Small Wars Journal

Special Operations For the 21st Century: Starting Over

Thu, 11/20/2014 - 3:39pm

Special Operations For the 21st Century: Starting Over by Lt. Col. James Jay Carafano, U.S. Army retired, Army Magazine

The Obama administration has an affinity for the employment of special operations forces. Increased emphasis on this particular sliver of military power is almost without precedence in the modern era, and it is not good. The penchant to view special operations forces as an “easy button,” a ready substitute for conventional military forces, is utterly wrongheaded. Further, the current structure of special operations forces is an evolutionary dead end, and it is ill-suited to meet the strategic demands for American military power in the 21st century.

Our political and military leaders ought to go back to the origins of special warfare and learn what needs to be done to keep the “special” in special operations. The military needs a more expansive, holistic approach to designing and employing special operations forces in the future. Moreover, U.S. defense planners must stop thinking that austerity budgets are compatible with sustaining the kinds of special operations forces the U.S. will need in the future…

Read on.


I fail to see where the author supported his argument that future administrations are going to overly use SOF in lieu of conventional forces. It would have been helpful if he provided some examples of where SOF is being used in lieu of conventional forces to see if his argument had merit. SOF leadership certainly doesn't think SOF will replace the need for conventional forces. In my opinion, SOF is being used appropriately, but it is also stretched thin. Nonetheless, at least in this part of the 21st Century, many of the security challenges we're managing fall into SOF's lane of expertise.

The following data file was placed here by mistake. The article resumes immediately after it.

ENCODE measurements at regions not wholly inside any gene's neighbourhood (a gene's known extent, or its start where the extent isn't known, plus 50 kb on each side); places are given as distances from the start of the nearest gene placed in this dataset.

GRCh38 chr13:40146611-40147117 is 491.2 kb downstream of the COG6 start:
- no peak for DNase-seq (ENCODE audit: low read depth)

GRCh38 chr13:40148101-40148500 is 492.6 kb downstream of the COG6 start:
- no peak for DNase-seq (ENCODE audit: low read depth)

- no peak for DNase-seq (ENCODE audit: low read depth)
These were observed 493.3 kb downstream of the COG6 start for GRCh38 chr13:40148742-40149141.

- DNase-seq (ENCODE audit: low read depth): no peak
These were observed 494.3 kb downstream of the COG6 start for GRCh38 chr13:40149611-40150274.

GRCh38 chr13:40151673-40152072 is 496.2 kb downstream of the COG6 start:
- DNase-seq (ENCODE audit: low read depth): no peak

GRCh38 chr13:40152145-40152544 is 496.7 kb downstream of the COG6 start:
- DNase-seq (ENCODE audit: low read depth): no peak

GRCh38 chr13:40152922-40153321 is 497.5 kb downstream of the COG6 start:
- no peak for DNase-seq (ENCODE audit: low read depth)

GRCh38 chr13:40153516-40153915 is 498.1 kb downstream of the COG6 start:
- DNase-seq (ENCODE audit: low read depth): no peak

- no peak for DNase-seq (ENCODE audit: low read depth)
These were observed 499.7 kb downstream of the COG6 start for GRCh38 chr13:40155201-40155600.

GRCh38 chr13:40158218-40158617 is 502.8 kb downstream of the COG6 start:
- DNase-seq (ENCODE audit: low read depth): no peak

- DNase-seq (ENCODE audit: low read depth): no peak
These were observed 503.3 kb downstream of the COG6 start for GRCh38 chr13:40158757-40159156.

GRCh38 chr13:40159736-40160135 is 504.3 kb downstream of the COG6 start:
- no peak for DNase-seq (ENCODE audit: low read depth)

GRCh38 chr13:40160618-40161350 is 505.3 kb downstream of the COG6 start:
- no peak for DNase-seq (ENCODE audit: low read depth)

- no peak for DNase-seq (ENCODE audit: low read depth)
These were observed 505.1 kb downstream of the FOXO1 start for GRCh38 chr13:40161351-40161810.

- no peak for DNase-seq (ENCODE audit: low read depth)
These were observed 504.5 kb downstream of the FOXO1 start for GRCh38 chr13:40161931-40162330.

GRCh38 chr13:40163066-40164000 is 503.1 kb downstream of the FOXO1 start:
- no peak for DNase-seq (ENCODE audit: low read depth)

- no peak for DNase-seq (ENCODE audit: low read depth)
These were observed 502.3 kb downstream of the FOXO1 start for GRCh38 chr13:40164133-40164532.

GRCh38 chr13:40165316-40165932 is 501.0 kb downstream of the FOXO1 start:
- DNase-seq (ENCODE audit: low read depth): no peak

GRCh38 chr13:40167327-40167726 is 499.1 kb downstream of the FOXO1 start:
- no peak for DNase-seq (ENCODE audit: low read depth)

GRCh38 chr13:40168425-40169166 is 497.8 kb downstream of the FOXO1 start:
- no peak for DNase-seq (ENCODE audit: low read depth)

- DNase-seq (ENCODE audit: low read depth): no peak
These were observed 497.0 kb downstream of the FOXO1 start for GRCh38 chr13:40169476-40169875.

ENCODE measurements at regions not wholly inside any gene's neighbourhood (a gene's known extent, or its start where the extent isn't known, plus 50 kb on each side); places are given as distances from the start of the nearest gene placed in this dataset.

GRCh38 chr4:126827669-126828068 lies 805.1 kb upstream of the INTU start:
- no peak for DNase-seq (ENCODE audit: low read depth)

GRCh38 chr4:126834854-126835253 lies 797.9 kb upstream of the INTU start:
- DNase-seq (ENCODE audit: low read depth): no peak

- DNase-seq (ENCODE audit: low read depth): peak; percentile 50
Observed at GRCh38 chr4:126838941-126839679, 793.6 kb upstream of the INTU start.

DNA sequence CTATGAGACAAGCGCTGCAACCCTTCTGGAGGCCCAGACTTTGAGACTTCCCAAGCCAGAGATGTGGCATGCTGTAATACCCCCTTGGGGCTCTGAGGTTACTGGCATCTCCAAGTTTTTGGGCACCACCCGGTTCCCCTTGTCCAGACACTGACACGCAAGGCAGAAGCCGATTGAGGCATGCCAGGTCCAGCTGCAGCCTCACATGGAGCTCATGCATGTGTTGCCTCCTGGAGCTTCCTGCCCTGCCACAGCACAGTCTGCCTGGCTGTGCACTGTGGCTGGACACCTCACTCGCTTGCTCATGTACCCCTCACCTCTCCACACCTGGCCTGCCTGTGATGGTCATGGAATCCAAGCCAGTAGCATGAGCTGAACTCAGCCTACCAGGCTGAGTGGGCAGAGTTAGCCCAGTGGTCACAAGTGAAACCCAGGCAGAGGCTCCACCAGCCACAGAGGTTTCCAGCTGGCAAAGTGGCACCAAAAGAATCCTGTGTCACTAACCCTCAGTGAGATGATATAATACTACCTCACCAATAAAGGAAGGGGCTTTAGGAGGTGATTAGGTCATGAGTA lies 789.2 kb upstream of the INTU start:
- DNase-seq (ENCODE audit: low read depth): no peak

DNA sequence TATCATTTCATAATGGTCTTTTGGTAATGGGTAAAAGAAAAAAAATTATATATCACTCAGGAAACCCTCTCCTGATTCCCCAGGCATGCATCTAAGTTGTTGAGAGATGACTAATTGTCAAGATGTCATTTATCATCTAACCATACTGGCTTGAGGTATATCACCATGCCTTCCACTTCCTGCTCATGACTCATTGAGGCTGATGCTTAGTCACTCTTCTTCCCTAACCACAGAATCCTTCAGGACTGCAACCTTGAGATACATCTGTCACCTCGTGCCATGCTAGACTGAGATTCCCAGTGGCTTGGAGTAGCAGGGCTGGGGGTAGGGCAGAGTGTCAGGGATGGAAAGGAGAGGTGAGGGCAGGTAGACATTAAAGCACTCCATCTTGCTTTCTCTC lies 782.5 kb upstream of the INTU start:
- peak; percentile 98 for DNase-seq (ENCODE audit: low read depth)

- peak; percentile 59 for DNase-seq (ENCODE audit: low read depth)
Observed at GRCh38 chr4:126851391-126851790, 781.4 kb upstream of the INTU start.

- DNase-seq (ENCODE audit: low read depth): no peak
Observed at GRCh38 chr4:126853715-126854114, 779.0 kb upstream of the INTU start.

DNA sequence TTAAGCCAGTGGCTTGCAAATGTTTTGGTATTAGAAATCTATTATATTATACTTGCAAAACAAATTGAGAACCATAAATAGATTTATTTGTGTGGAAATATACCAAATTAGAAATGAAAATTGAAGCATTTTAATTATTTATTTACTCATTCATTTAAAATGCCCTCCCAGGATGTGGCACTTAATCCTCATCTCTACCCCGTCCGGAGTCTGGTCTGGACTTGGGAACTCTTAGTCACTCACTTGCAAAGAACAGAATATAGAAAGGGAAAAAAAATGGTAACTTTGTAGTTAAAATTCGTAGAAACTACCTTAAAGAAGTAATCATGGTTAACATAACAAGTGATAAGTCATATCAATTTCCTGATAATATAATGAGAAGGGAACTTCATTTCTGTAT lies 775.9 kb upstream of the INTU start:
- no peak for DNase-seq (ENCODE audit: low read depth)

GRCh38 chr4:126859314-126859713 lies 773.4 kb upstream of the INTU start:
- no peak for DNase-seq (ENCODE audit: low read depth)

The author makes references to solving problems, which seems to imply that small footprint SOF deployments will not solve the problem. First it depends on the problem we're trying to solve, and second recent history indicates that all to often, neither SOF nor conventional forces can solve the underlying issues that drives conflict in many locations of the world. The best we can do is mitigate the threat it poses to the U.S.. For that SOF is often the best economy of force option. However, SOF can't do their job without conventional force support in most cases. SOF also doesn't make the false claims that the legacy air advocates make about being able to win wars by themselves. SOF is not only integrated with the Joint Force, but with the interagency, and foreign partners. Depending on the mission, SOF can be in either a supporting or supported role. Either way, it won't accomplish the mission on its own in most cases.

The author discusses the failure of covert operations, especially when previous administrations overly relied on them. While that argument has some merit, it misses the mark since most SOF operations are not covert. At most they are low visibility operations, and the reason for that, more often than not, is to protect the host that we're supporting. On the other hand, smaller scale covert operations certainly have a place in statecraft, and we shouldn't shy away from them if they are appropriate. Not every covert operation is a repeat of the Bay of Pigs.

I agree with him that budget reductions will hurt the force. Seems odd we're reducing the military budget in a time of great uncertainty, where we have forces deployed globally doing more than peacetime engagement.

He claims SOF will become less adaptable because it is overly employed, yet SOF has innovated considerably during the past decade of war based on real combat requirements, instead of anticipated requirements for a future war. That seems to be the American way, we tend to adapt during the fight better than others.

Using SOF to conduct operations that are special operations is appropriate, and last time I looked our conventional forces were not in garrison, so they're certainly being used, perhaps excessively? If there is coherent argument in the article I missed it. If he is simply stating we need to retain adequate conventional forces I agree. That doesn't mean we're overly relying on SOF.